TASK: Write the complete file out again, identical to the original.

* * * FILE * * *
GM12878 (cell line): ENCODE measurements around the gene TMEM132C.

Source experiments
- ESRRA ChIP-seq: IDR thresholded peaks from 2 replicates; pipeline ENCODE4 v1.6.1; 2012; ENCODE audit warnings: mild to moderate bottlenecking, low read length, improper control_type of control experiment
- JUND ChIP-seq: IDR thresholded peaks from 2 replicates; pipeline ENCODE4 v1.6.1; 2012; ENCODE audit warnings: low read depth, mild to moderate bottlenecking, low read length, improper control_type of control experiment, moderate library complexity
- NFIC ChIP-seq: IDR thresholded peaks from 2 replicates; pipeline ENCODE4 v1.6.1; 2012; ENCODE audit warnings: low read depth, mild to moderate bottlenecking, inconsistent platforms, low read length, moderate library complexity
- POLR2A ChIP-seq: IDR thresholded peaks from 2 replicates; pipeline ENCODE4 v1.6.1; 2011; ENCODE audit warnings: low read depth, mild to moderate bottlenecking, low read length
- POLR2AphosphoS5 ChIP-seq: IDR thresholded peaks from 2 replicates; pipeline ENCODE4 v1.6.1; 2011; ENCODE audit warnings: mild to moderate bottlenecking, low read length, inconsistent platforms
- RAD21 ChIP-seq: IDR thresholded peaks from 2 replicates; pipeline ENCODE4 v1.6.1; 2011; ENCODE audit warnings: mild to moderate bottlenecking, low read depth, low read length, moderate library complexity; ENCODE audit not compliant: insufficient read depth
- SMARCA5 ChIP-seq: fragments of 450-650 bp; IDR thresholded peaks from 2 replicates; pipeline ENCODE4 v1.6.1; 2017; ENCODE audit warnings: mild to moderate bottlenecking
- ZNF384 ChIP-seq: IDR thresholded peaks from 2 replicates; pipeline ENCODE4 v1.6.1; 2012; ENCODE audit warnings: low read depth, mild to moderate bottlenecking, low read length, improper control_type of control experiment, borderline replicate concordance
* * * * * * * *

GM12878 (cell line): ENCODE measurements around the gene TMEM132C.

Source experiments
- ESRRA ChIP-seq: IDR thresholded peaks from 2 replicates; pipeline ENCODE4 v1.6.1; 2012; ENCODE audit warnings: mild to moderate bottlenecking, low read length, improper control_type of control experiment
- JUND ChIP-seq: IDR thresholded peaks from 2 replicates; pipeline ENCODE4 v1.6.1; 2012; ENCODE audit warnings: low read depth, mild to moderate bottlenecking, low read length, improper control_type of control experiment, moderate library complexity
- NFIC ChIP-seq: IDR thresholded peaks from 2 replicates; pipeline ENCODE4 v1.6.1; 2012; ENCODE audit warnings: low read depth, mild to moderate bottlenecking, inconsistent platforms, low read length, moderate library complexity
- POLR2A ChIP-seq: IDR thresholded peaks from 2 replicates; pipeline ENCODE4 v1.6.1; 2011; ENCODE audit warnings: low read depth, mild to moderate bottlenecking, low read length
- POLR2AphosphoS5 ChIP-seq: IDR thresholded peaks from 2 replicates; pipeline ENCODE4 v1.6.1; 2011; ENCODE audit warnings: mild to moderate bottlenecking, low read length, inconsistent platforms
- RAD21 ChIP-seq: IDR thresholded peaks from 2 replicates; pipeline ENCODE4 v1.6.1; 2011; ENCODE audit warnings: mild to moderate bottlenecking, low read depth, low read length, moderate library complexity; ENCODE audit not compliant: insufficient read depth
- SMARCA5 ChIP-seq: fragments of 450-650 bp; IDR thresholded peaks from 2 replicates; pipeline ENCODE4 v1.6.1; 2017; ENCODE audit warnings: mild to moderate bottlenecking
- ZNF384 ChIP-seq: IDR thresholded peaks from 2 replicates; pipeline ENCODE4 v1.6.1; 2012; ENCODE audit warnings: low read depth, mild to moderate bottlenecking, low read length, improper control_type of control experiment, borderline replicate concordance